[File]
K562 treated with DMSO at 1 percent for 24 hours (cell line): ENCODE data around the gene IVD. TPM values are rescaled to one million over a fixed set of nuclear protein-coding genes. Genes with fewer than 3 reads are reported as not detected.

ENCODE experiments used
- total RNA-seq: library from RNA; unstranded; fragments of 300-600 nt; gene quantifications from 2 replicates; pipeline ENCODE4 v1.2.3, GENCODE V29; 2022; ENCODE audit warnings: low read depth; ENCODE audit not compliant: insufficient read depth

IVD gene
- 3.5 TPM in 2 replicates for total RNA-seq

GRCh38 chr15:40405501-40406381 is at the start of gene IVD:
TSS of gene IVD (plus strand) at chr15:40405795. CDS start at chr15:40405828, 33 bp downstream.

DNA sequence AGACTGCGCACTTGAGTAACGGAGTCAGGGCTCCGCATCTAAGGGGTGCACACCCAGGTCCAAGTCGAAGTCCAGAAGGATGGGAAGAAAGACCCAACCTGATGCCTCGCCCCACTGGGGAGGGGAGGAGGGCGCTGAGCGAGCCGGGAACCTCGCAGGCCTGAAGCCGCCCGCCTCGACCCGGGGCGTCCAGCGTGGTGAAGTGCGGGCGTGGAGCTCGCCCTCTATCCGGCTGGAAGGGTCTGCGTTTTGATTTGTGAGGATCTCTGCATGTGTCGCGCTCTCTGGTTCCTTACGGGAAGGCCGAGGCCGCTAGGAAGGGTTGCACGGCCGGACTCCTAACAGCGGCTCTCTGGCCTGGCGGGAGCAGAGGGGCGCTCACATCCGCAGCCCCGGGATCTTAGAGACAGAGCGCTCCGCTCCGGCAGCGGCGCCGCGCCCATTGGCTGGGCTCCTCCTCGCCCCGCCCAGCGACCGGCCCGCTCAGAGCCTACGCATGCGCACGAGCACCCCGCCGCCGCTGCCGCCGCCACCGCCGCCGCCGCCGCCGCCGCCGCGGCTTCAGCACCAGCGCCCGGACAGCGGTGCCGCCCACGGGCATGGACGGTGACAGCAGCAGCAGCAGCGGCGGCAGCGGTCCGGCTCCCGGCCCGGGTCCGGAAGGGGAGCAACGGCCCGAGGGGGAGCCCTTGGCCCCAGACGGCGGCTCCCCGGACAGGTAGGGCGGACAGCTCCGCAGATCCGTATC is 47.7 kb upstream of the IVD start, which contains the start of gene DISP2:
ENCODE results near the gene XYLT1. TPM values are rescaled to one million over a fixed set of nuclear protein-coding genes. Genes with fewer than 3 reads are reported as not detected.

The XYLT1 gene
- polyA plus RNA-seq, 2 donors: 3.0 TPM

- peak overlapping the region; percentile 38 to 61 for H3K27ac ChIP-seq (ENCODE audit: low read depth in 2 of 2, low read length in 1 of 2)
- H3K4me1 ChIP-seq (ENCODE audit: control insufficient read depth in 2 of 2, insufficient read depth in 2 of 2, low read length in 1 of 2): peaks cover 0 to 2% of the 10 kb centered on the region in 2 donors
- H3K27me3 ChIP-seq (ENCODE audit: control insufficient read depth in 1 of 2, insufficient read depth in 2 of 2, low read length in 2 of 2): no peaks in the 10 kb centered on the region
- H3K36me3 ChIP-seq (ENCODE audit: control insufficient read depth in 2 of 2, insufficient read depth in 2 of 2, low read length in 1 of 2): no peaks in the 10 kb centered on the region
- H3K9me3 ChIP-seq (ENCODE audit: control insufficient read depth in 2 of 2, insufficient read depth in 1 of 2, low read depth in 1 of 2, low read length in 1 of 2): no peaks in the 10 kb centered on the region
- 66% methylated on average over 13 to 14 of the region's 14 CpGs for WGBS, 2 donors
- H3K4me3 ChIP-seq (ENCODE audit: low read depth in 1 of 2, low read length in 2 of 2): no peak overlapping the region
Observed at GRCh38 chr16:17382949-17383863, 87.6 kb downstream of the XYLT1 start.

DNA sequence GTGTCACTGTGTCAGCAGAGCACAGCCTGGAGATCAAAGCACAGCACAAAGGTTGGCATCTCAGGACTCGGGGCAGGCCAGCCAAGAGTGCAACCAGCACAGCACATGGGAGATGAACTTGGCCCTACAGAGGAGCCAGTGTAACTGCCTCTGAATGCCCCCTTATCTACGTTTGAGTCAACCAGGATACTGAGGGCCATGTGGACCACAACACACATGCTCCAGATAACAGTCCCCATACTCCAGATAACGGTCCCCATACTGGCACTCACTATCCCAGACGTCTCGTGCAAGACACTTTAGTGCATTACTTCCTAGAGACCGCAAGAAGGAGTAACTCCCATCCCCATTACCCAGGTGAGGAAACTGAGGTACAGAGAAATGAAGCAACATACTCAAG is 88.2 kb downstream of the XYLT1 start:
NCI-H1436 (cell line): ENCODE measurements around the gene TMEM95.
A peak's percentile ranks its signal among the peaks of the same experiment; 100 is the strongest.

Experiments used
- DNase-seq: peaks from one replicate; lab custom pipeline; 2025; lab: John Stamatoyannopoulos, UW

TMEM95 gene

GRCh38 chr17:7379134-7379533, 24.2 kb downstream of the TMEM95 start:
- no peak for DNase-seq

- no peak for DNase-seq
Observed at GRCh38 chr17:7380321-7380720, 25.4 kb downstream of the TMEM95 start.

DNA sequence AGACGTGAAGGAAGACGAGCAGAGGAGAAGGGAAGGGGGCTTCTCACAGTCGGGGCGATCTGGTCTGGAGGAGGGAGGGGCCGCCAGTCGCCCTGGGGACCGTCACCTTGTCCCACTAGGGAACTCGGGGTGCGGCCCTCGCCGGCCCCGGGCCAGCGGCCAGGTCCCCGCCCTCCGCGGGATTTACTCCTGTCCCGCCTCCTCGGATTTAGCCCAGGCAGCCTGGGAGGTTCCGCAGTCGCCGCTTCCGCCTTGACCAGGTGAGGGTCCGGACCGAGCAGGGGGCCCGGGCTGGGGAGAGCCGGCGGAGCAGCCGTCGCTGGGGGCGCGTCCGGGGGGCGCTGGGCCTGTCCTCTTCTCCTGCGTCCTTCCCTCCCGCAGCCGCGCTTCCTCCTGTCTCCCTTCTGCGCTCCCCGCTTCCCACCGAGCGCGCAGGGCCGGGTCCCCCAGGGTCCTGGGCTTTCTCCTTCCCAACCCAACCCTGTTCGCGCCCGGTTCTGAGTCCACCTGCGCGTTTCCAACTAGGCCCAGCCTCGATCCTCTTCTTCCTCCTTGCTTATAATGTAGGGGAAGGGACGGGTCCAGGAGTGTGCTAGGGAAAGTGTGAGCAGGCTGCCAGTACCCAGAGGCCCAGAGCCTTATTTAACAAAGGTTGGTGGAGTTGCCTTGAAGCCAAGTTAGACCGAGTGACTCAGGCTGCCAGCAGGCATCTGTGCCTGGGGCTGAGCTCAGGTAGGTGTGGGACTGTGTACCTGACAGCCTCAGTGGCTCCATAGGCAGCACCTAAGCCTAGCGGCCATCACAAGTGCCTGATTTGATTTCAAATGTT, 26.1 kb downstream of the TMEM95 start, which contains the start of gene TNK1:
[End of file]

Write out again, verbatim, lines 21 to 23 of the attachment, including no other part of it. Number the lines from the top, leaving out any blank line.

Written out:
NCI-H1436 (cell line): ENCODE measurements around the gene TMEM95.
A peak's percentile ranks its signal among the peaks of the same experiment; 100 is the strongest.

Experiments used